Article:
by Jerry Duvall
As the American public realizes that the energy problems they are beginning to feel won’t be solved simply by lowering the price of gasoline, entire new businesses, service lines and terminology have developed to work with utilities worldwide to deal with the generation vs. efficiency/conservation conundrum.
We are witnessing the synergy, communication and creativity unleashed when words become actions. Not since the oil embargo and subsequent energy crises in the mid-70s has the public conversation turned to reducing consumption, energy and water efficiency, paying a premium for energy from renewable sources and giving consumers the knowledge and capability to control their own usage.
Steve Bartley, deputy general manager of CPS Energy and keynote speaker at CS Week Conference 32 in San Antonio, referred to the tremendous cost to utilities–and ratepayers– when more generating capacity must be built. When TXU became Luminant last year, the company’s private equity management worked with Lone Star Sierra Club, eventually cancelling plans to build eight of 11 proposed coal-fired plants. For its part, CPS is maximizing its investment in cleaner, safer and more renewable sources of energy as well as mobilizing its customers for energy efficiency, a growing trend and strategic necessity nationwide.
As I write this, it is five years to the day since the biggest blackout in U.S. history cut off power to 50 million people in the Northeast and Midwest U.S. plus the province of Ontario, Canada. Unlike the 1995 blackout that affected New York City, no one giggled about “blackout babies” in 2003. The vulnerability of energy resources and services had struck home. Words were turning into action.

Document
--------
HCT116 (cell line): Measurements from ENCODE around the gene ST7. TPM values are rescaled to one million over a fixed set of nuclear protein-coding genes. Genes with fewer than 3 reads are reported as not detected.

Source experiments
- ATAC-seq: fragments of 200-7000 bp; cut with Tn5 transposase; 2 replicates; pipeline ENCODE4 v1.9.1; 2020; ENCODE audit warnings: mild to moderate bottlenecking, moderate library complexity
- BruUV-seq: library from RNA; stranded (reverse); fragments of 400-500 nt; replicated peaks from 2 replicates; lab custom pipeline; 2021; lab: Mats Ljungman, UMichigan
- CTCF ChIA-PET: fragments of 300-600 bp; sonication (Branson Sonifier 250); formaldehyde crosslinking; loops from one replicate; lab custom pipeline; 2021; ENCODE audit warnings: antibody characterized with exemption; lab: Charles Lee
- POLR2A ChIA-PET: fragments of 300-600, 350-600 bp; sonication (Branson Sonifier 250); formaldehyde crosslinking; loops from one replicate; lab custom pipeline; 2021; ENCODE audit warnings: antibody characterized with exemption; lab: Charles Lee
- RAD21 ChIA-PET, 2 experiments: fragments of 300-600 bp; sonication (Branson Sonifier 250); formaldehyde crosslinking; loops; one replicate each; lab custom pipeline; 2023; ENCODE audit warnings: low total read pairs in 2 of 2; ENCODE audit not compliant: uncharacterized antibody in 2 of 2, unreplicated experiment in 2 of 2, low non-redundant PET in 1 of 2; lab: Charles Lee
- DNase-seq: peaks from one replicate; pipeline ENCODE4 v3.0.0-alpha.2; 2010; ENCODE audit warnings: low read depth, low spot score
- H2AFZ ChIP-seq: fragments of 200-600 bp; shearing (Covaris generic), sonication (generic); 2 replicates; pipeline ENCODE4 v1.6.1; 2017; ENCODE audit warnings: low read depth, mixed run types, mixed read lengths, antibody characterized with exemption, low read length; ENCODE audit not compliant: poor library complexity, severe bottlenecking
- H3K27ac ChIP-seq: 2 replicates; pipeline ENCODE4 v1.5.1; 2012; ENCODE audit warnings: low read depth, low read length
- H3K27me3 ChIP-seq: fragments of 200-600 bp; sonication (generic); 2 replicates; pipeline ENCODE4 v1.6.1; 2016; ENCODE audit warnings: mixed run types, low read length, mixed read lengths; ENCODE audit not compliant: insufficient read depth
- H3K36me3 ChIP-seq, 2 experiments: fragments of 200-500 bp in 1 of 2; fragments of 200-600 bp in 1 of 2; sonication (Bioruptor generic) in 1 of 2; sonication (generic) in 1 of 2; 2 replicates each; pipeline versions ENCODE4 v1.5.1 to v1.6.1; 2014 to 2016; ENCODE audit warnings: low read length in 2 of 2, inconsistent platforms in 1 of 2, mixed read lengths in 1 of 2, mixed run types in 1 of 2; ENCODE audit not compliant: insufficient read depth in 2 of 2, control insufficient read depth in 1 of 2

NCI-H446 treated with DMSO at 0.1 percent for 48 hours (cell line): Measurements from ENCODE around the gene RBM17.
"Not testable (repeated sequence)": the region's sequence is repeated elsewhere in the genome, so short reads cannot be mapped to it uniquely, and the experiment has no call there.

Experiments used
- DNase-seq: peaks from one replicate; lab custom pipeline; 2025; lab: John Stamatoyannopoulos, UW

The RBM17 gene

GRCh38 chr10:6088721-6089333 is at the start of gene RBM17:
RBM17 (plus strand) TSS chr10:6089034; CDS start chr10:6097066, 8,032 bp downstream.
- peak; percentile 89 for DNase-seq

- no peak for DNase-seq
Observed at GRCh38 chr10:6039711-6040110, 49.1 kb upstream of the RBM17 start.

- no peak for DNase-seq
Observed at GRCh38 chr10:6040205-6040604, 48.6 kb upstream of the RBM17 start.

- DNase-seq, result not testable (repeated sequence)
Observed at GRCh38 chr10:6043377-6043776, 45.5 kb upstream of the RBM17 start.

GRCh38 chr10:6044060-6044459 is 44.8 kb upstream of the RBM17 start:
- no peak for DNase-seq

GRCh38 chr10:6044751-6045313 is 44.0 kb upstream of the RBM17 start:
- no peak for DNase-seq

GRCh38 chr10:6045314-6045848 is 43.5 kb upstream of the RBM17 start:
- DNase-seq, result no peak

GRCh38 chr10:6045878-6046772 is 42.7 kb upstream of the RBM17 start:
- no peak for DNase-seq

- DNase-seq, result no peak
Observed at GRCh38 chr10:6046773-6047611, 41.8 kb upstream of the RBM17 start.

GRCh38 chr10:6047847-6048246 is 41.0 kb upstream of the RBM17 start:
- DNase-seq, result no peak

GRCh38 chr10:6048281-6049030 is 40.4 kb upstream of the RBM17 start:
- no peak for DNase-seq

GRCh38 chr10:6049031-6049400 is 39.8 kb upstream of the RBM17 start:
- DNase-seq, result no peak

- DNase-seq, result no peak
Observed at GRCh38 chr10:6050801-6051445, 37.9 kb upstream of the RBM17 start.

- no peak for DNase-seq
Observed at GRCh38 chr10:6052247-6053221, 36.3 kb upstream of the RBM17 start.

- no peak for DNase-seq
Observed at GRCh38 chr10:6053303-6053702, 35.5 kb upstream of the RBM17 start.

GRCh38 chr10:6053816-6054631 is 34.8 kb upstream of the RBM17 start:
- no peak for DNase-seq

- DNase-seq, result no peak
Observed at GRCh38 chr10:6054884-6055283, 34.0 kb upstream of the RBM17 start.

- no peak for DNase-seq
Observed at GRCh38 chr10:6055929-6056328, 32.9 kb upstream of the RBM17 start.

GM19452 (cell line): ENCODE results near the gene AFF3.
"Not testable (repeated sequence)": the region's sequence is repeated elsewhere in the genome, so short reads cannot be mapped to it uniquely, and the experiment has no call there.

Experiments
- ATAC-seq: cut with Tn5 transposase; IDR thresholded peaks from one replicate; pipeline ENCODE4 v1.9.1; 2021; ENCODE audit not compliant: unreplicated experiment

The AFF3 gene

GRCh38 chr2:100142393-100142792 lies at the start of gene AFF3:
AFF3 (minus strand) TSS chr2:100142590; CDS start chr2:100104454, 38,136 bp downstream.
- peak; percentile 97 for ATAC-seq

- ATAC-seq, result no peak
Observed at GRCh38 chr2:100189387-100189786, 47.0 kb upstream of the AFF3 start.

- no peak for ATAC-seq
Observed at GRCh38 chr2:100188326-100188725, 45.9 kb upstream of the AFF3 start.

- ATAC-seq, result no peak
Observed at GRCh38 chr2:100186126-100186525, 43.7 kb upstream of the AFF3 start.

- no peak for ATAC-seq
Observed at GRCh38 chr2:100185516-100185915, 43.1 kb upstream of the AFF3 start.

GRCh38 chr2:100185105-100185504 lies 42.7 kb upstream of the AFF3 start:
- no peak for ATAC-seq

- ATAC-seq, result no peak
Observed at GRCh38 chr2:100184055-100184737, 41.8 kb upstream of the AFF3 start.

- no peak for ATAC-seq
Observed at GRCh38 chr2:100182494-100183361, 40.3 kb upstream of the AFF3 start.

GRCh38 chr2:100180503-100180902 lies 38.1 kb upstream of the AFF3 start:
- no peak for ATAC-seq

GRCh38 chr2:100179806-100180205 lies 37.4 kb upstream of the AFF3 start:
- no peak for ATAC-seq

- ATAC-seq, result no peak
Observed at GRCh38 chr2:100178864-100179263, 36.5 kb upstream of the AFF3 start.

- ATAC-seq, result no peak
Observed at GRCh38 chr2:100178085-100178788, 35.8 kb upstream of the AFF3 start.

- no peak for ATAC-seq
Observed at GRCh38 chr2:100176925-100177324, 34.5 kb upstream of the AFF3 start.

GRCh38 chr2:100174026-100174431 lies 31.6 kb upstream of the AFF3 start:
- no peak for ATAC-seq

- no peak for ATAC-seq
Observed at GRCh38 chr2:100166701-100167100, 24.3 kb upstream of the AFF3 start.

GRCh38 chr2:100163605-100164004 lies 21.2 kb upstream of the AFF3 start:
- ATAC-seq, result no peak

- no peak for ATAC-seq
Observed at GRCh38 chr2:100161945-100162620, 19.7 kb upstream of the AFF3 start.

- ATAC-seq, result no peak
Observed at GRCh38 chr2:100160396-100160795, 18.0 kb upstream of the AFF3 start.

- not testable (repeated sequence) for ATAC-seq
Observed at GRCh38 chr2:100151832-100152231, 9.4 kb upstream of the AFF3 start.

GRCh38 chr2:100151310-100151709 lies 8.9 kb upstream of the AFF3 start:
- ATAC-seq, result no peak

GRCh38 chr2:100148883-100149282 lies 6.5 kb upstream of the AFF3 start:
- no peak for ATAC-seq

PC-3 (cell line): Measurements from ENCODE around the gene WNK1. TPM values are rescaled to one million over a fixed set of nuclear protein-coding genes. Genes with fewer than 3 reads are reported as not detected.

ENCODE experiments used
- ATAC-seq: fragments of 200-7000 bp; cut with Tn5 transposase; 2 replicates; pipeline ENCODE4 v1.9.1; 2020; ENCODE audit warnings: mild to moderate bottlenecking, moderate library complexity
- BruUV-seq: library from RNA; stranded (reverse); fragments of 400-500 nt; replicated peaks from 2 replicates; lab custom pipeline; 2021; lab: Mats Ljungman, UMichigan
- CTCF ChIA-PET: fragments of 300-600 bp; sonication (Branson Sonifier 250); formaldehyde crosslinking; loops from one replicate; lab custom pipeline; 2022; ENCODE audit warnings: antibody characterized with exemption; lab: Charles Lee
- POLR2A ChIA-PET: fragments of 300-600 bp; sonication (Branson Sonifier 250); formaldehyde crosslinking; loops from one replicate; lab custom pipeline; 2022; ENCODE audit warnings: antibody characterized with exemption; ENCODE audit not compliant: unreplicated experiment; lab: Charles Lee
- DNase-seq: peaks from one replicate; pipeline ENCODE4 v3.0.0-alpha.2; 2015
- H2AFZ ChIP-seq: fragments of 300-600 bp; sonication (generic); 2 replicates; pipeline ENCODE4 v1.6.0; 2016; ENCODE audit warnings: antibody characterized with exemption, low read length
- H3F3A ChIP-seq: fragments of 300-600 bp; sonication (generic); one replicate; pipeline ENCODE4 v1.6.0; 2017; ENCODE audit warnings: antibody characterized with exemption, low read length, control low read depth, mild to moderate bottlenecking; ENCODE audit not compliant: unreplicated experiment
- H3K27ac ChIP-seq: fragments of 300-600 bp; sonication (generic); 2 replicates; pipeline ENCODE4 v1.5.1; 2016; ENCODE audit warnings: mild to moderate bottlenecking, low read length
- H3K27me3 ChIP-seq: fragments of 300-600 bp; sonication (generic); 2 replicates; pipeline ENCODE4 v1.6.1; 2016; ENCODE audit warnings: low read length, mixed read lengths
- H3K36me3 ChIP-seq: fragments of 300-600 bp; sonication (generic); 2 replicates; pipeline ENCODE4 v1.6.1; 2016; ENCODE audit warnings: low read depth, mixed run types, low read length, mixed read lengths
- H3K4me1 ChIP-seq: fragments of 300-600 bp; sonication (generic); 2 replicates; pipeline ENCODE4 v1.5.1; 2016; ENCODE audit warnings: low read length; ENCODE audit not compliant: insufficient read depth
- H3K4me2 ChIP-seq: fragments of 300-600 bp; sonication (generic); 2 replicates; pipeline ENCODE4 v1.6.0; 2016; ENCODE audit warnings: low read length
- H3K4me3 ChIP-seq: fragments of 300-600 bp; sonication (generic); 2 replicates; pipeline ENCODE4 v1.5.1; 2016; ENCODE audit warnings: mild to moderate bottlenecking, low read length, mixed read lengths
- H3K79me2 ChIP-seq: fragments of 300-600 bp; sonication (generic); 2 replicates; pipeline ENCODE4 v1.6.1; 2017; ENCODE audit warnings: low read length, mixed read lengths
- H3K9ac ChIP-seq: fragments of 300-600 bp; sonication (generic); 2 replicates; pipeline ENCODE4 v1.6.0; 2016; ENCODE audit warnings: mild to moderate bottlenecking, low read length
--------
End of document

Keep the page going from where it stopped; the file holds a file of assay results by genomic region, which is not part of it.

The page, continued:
AMI and MDM have turned technology into a workhorse as the elements of energy management and efficiency come into sharper focus and prove their worth. The next steps to turn words into action require teaming up technology and service to deliver the customer support the future is going to demand.
In 2008, we see photovoltaic users selling excess power back to the grid. Many utilities implemented programs to switch customers to CFL light bulbs to bring them into the larger conversation about demand management. Smart metering as a means to match consumption with generation is being talked about, promoted and encouraged, essentially at great expense up front for the utilities but one more tactical tool heading forward.
Anyone can take steps to minimize his or her own carbon footprint. One step we’ve taken this year at CS Week is to switch to Forest Stewardship Council certified paper for our all our general publications. “The FSC label identifies products that come from an environmentally and socially responsible source,” reads the inside of CS Week Newsline. We have yet to reach the point where we can eliminate all paper from the CS Week venues, but a big step for us will be distributing the CS Week exhibitor’s manual on disk rather than by printed copy. At the last event of CS Week 2009, the hot little vehicle in the annual CS Week Giveaway will definitely be a “green” car. Think “smart.”
Words became action at Fall CS Week in Chicago as demand side management became the newest course offered in CS Week College. The instructor was Penni McLean-Conner, CS Week Conference chair and president of the board, and most recently, author of “Energy Efficiency: Principles and Fundamentals,” her second book, to be published by PennWell Books in 2009.
Jerry Duvall, CEO, CS Week